Wildland fires within the wildland urban interface (WUI) are major events that require special training, equipment, and strategies. Many urban and suburban firefighters have no chance of ever responding to these calls.
But, many will go to much smaller grass and brush fires, especially in mid to late summer when rainfall is less frequent. These calls are not especially complex, but complacency can set in and create challenges. It pays to prepare by reviewing basic concepts.
In many firefighters’ response districts, there are few large areas of grass or brush. As a result, departments give little attention to these incidents as they are perceived as more of a nuisance than a threat. In most cases, they are correct. With all the responsibilities that are part of a well-run department, there often is not time to do everything, so there is a prioritization of incidents. But, all organizations should at least briefly review their operations on these calls so that complacency does not set in.
For the most part there are two threats to firefighters when operating on WUI incidents: health-related and roadway-operation-related. You could add a risk to injury in that responders are operating on uneven surfaces and are subject to sprains and strains.
Awareness is important when minimizing risks to firefighters. There always needs to be a sense that something could go wrong in any aspect of this profession. When someone lets his guard down, there is the added potential for a mishap or worse. We must not overlook the simple things.
Working on the roadway or nearby is a very risky venture for firefighters. Included in the different types of grass fires experienced by departments are small fires along interstate or limited access highways. They look innocent enough and, for the most part, the fire extinguishment aspect is. The fires are easily extinguished – and the grass comes back greener. It is the threat from traffic that must be considered. A firefighter in South Carolina was killed while operating on such an incident when a vehicle went through the site and hit the firefighter. You can get more information on this from the National Institute for Occupational Safety and Health (NIOSH) report. It is a stark reminder that the risks exist, and you cannot ease up even when the fire operation is so simple.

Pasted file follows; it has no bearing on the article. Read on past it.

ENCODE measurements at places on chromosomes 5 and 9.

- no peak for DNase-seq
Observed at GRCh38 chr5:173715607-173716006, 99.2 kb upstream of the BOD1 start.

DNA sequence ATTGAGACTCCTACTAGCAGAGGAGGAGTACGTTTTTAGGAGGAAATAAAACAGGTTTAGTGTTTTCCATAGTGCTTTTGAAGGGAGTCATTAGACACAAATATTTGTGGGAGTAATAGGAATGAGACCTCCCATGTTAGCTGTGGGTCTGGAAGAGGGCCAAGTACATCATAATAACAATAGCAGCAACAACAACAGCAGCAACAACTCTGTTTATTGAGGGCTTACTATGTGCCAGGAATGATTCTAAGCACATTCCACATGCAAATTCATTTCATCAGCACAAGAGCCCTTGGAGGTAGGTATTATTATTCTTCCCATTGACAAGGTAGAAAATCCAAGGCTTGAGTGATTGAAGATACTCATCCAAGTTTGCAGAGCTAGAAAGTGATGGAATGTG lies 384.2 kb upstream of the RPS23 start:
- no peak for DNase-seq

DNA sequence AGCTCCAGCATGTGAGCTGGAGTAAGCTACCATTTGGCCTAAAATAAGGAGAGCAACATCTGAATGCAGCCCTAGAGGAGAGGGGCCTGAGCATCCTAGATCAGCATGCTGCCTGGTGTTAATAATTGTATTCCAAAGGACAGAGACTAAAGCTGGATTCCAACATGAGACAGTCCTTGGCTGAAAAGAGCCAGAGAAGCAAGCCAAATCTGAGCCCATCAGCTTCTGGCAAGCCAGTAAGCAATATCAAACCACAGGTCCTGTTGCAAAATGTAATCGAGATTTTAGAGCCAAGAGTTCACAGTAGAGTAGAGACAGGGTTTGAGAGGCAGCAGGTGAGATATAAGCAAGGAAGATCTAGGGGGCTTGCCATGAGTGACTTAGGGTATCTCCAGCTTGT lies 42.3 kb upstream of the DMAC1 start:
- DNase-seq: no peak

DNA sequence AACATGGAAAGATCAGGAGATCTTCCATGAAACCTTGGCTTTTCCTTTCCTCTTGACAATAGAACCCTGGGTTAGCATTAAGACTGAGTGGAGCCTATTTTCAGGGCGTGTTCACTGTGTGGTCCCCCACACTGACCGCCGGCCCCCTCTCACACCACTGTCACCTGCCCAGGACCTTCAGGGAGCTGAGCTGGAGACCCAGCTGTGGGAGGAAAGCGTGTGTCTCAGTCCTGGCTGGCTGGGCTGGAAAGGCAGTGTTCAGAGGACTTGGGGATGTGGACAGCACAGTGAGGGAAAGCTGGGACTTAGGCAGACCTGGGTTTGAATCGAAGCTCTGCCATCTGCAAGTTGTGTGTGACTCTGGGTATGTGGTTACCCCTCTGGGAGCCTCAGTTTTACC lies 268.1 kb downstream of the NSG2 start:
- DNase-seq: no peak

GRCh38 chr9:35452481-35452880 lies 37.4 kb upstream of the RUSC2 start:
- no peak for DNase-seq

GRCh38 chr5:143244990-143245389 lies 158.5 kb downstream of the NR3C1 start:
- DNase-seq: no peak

Health, wellness, and fitness are also factors. Working on brush or grass fires can be hard work depending on the location and what is burning. It may take some effort to get to the fire, especially if a suburban or urban department does not have the off-road capabilities that others may have. This extra work can add stress to the cardiac system. Further adding to this is the fact that many of these events occur during weather extremes – i.e., heat and humidity. And, structural firefighting protective clothing is sometimes the only option for operations. Organizations should be cognizant of the potential for health-related problems and either establish an on-scene rehab (if the incident lasts very long) or closely monitor personnel when they return to the station. This will mean adequately hydrating and monitoring vital signs at the least. Officers and supervisors should be in the habit of making sure that the personnel are evaluated properly and monitored as needed. Again, there are NIOSH reports of firefighters suffering from stress events on calls that are not of the magnitude of the major wildland fires.
Fire Apparatus and Equipment